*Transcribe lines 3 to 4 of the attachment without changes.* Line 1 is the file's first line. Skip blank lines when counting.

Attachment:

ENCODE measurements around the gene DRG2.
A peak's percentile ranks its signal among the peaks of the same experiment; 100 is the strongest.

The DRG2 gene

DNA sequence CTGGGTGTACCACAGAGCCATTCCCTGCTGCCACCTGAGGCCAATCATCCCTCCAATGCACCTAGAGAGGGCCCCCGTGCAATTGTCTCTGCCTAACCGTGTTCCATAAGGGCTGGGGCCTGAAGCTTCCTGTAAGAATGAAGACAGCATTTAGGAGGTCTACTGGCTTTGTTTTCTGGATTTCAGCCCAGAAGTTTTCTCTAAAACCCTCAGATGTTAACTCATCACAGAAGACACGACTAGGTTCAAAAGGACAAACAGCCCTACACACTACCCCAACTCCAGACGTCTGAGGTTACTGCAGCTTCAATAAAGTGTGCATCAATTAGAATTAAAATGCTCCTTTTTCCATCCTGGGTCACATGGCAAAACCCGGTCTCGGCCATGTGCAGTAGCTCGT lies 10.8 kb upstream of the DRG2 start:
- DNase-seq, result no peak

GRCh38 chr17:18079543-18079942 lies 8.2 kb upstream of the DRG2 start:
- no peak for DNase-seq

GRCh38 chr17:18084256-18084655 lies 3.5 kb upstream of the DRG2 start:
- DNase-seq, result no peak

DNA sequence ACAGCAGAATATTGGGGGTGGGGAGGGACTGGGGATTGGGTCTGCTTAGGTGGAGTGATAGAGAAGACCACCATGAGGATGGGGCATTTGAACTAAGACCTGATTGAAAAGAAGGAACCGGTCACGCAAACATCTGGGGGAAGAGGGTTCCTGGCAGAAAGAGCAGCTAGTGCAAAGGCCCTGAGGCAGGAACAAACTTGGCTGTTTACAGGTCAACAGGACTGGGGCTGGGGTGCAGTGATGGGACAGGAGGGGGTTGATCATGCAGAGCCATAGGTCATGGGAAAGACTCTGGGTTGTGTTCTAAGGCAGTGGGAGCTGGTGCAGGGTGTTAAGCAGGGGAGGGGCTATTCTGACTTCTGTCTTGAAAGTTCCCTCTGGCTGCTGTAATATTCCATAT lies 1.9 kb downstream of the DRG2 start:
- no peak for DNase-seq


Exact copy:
The DRG2 gene

DNA sequence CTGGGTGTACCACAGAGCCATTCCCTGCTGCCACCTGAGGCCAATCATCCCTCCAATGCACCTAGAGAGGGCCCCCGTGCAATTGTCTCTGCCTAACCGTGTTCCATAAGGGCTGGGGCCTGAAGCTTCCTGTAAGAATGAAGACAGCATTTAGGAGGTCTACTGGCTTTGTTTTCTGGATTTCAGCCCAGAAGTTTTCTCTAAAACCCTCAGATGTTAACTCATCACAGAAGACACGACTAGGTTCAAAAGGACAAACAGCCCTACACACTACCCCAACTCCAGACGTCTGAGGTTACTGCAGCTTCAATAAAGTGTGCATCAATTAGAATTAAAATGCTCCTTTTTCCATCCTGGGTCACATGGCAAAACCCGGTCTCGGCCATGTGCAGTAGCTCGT lies 10.8 kb upstream of the DRG2 start: